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Time to talk about the election.
No, no! Don't stop reading! I don’t mean that election about which you’ve been hearing too much. I’ve got another election in mind and another candidate.
"I believe there will be a movement to ban high school football," says Russell Davis, who is running for a position on the Board of Trustees of the Clark County School District in Nevada, the fifth-largest in the country.
And he doesn’t just believe there will be a movement to ban high school football; he’s made eliminating the sport at high schools in Clark County a campaign promise.
"I’m running on a platform to protect our kids from head injuries," Davis says. "And part of the main component of that platform would be to ban high school football. We do not have an airbag between our brain and the skull. And when you get hit, it moves."
For the record, the remaining planks in Mr. Davis’s platform are not “Down With Old Glory” and “Cuba’s Got It Right.” In fact, he used to be a fan of the great American tradition of high school football.
"Well, I grew up in a small town of Gardnerville, up in northern Nevada. And that was Friday night. Friday night during the fall was football season, and we all went down to watch the game," Davis says. "It is part of a tradition. I don’t think it’s as big as it is in Texas. We’re not spending $62 million on a new high school football stadium. But my thing is, traditions come and go. Why don’t we have boxing any more in high school?"
Once you get past the emotion, then I think they really sit down and they go, 'You know what? You’re right.'"Russell Davis
A rhetorical question if there ever was one, I suppose. Obviously Russell Davis’s point is that young men should not be getting their brains bounced around in their heads under the auspices of activities at the public schools they attend. There are 49 high schools in his district, and at least according to what anecdotal evidence he’s been able to compile, Davis is not alone in his conviction.
"I did a call-in show the other day, and, out of five people that were able to call when I was on, three of them supported my position on it," he says. "All I need is a majority. I’m good with that."
Spoken like a politician. But what makes candidate Davis think those three of five callers can be representative of the electorate in Clark County?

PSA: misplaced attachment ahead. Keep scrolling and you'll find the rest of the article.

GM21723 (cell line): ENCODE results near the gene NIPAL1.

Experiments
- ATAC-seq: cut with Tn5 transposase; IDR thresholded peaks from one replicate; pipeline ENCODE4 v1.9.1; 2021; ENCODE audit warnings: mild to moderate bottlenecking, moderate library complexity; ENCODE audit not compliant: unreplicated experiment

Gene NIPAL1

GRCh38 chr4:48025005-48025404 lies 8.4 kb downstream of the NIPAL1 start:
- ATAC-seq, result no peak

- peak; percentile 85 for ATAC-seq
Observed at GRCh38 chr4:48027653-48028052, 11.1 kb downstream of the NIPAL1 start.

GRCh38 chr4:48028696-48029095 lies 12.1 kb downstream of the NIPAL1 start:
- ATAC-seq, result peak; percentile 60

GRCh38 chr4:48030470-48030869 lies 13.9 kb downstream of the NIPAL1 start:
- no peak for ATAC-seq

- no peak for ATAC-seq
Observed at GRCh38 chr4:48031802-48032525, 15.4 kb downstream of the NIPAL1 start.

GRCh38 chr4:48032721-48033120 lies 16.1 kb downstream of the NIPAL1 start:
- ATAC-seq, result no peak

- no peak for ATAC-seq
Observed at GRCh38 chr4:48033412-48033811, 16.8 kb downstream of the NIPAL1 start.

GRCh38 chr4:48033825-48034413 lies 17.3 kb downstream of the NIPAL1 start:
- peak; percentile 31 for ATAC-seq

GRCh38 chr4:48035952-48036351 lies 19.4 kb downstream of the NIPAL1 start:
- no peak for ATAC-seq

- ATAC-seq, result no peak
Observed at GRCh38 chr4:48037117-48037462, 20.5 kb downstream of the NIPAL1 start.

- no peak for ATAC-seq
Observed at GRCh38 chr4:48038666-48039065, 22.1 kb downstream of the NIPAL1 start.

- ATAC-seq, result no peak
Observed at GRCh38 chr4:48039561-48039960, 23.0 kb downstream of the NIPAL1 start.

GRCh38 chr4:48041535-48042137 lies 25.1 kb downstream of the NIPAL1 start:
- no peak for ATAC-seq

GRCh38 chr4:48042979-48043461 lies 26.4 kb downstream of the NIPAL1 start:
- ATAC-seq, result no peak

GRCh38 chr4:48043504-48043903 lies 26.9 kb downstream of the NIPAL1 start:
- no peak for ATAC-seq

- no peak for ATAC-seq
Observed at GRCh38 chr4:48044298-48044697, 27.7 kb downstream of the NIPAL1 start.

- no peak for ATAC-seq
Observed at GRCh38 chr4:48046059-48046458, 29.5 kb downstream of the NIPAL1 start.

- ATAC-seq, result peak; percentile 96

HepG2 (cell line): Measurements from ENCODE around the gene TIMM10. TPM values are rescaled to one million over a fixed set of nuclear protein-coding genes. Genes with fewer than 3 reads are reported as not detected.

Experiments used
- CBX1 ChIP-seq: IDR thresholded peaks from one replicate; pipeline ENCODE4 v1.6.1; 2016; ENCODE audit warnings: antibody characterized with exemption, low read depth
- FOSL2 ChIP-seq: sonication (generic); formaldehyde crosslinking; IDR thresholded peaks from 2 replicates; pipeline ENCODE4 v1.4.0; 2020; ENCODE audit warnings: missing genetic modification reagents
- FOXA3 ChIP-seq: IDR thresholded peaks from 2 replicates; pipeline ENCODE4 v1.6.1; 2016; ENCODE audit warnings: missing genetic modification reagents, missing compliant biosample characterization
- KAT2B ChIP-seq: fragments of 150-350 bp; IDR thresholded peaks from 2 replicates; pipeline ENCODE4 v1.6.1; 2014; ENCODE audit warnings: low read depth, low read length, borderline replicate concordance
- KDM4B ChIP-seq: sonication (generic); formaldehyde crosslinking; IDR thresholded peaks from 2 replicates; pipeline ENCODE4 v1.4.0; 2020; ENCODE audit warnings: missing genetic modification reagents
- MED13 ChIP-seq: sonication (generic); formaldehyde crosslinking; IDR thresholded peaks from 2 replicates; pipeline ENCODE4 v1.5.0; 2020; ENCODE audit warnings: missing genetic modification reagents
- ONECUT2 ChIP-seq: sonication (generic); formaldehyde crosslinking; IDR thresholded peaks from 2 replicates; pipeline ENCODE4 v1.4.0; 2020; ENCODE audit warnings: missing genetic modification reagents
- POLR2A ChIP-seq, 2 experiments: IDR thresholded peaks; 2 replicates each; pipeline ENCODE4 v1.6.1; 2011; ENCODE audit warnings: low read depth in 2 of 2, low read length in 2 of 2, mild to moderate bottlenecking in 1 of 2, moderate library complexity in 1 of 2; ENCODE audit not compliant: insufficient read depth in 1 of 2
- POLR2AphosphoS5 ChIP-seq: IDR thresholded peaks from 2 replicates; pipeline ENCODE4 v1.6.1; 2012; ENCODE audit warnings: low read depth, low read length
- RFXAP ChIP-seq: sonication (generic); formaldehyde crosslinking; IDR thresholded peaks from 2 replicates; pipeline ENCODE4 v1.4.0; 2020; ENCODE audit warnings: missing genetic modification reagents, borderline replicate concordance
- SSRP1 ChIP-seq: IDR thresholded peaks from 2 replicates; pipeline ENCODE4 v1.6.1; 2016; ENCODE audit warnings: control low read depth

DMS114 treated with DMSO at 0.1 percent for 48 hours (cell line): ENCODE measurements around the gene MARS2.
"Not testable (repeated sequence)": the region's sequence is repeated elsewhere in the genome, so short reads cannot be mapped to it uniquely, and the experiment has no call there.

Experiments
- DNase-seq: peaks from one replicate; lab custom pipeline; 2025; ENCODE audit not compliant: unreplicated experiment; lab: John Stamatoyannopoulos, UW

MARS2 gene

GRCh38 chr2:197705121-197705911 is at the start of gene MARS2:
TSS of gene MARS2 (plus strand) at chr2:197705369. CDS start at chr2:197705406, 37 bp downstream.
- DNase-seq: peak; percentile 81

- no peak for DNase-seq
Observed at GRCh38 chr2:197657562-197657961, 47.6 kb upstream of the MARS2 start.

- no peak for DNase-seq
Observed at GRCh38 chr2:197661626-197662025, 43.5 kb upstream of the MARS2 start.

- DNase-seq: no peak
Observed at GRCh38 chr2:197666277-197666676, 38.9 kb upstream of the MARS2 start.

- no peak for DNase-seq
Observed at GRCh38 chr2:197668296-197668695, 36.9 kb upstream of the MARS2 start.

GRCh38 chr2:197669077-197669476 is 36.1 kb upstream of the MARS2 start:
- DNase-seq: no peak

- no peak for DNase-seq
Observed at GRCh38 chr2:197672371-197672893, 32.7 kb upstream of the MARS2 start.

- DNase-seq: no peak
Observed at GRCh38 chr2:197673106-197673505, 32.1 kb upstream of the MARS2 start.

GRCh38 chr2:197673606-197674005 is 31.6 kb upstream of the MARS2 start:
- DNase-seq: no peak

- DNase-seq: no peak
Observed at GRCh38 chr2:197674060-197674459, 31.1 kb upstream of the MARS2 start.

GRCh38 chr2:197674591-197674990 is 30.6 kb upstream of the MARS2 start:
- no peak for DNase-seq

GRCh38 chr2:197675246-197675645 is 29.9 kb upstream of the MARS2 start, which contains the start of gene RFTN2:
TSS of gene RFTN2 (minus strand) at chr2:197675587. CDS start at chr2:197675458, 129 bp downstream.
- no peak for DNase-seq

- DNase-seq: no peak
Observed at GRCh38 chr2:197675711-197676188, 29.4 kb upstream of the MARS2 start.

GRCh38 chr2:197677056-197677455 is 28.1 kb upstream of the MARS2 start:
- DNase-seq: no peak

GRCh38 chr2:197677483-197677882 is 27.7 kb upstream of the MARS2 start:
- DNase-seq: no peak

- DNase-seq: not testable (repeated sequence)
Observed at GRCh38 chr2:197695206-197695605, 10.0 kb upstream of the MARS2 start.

"Once they get past that emotion," he says, "then I think they really sit down and they go, 'You know what? You’re right.'"
According to some of the Facebook posts responding to Davis’s candidacy, “getting past the emotion” won’t be easy. One among the more restrained of those posts goes like this: “The positives I got from playing high school and college football far outweigh the two concussions I had.” Here’s another one: “I’m waiting for the day when kids have to stand completely still, with no physical contact with other students whatsoever.” Parents who are emotionally invested in the high school football careers of their sons may be similarly disinclined to transcend emotion.
Maybe the two dissenters who called that radio show felt that way, too. Or maybe they were concerned with the rest of Davis’s platform, which includes higher pay for teachers, smaller classes, mandatory personal finance classes, and healthier school lunches.
But probably not. Davis is well aware that it’s his position on high school football that distinguishes him from the school board candidates around the country who want more bake sales or fewer references to evolution. He knows the revelations about chronic traumatic encephalopathy have inspired doubts about football at all levels. But though the President of the United States himself has said that if he had sons, they wouldn’t play football, that’s not a popular stance in the land where the NFL is king, which is part of the reason Russell Davis makes a distinction between football as played at public high schools and the game the big kids play.
"I grew up a big fan of the Raiders, and there’s talk about the Raiders coming to Las Vegas, and I’m excited about that," he says. "But these are adults. And as an adult, you can measure your decision based on the risk versus the reward. I’m talking about kids."
Of course, if the kids stop playing in high school, the pool of potential college players will shrink dramatically, as will the pool from which the NFL picks those fellows allegedly capable of measuring risk against reward. But that’s not something Russell Davis is concerned with right now. He’s got an election to win next week. And as soon as the Clark County returns are in, we’ll let you know whether Mr. Davis has a new job.
This segment aired on June 11, 2016.
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